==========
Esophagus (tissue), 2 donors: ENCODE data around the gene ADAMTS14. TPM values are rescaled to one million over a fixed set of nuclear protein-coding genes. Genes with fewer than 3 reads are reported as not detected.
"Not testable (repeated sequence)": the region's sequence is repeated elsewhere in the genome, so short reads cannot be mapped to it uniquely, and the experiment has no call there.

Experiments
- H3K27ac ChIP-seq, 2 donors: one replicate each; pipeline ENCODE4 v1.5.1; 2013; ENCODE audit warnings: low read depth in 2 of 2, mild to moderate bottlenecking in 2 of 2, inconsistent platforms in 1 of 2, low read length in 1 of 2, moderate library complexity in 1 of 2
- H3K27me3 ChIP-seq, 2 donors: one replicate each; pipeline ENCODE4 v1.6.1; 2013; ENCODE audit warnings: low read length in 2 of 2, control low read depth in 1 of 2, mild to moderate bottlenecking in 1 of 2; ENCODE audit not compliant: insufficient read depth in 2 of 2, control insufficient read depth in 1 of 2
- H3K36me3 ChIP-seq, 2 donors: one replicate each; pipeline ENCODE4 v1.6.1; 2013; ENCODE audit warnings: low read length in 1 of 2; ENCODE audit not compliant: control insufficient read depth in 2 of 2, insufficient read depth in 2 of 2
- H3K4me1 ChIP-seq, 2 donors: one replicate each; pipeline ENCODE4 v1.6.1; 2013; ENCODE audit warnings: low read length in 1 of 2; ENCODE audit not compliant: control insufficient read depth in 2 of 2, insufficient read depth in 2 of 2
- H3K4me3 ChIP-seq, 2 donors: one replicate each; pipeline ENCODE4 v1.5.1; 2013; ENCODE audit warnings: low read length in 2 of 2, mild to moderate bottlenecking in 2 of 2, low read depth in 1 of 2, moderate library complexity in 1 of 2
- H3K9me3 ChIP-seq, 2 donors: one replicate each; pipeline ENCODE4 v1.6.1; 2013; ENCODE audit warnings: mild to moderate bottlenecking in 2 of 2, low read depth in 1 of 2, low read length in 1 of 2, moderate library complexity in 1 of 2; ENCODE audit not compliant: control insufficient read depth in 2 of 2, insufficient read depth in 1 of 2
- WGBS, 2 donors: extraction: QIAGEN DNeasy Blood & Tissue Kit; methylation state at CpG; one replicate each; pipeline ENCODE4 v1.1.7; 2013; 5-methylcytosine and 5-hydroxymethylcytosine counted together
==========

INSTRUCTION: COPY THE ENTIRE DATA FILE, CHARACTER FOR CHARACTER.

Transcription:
Esophagus (tissue), 2 donors: ENCODE data around the gene ADAMTS14. TPM values are rescaled to one million over a fixed set of nuclear protein-coding genes. Genes with fewer than 3 reads are reported as not detected.
"Not testable (repeated sequence)": the region's sequence is repeated elsewhere in the genome, so short reads cannot be mapped to it uniquely, and the experiment has no call there.

Experiments
- H3K27ac ChIP-seq, 2 donors: one replicate each; pipeline ENCODE4 v1.5.1; 2013; ENCODE audit warnings: low read depth in 2 of 2, mild to moderate bottlenecking in 2 of 2, inconsistent platforms in 1 of 2, low read length in 1 of 2, moderate library complexity in 1 of 2
- H3K27me3 ChIP-seq, 2 donors: one replicate each; pipeline ENCODE4 v1.6.1; 2013; ENCODE audit warnings: low read length in 2 of 2, control low read depth in 1 of 2, mild to moderate bottlenecking in 1 of 2; ENCODE audit not compliant: insufficient read depth in 2 of 2, control insufficient read depth in 1 of 2
- H3K36me3 ChIP-seq, 2 donors: one replicate each; pipeline ENCODE4 v1.6.1; 2013; ENCODE audit warnings: low read length in 1 of 2; ENCODE audit not compliant: control insufficient read depth in 2 of 2, insufficient read depth in 2 of 2
- H3K4me1 ChIP-seq, 2 donors: one replicate each; pipeline ENCODE4 v1.6.1; 2013; ENCODE audit warnings: low read length in 1 of 2; ENCODE audit not compliant: control insufficient read depth in 2 of 2, insufficient read depth in 2 of 2
- H3K4me3 ChIP-seq, 2 donors: one replicate each; pipeline ENCODE4 v1.5.1; 2013; ENCODE audit warnings: low read length in 2 of 2, mild to moderate bottlenecking in 2 of 2, low read depth in 1 of 2, moderate library complexity in 1 of 2
- H3K9me3 ChIP-seq, 2 donors: one replicate each; pipeline ENCODE4 v1.6.1; 2013; ENCODE audit warnings: mild to moderate bottlenecking in 2 of 2, low read depth in 1 of 2, low read length in 1 of 2, moderate library complexity in 1 of 2; ENCODE audit not compliant: control insufficient read depth in 2 of 2, insufficient read depth in 1 of 2
- WGBS, 2 donors: extraction: QIAGEN DNeasy Blood & Tissue Kit; methylation state at CpG; one replicate each; pipeline ENCODE4 v1.1.7; 2013; 5-methylcytosine and 5-hydroxymethylcytosine counted together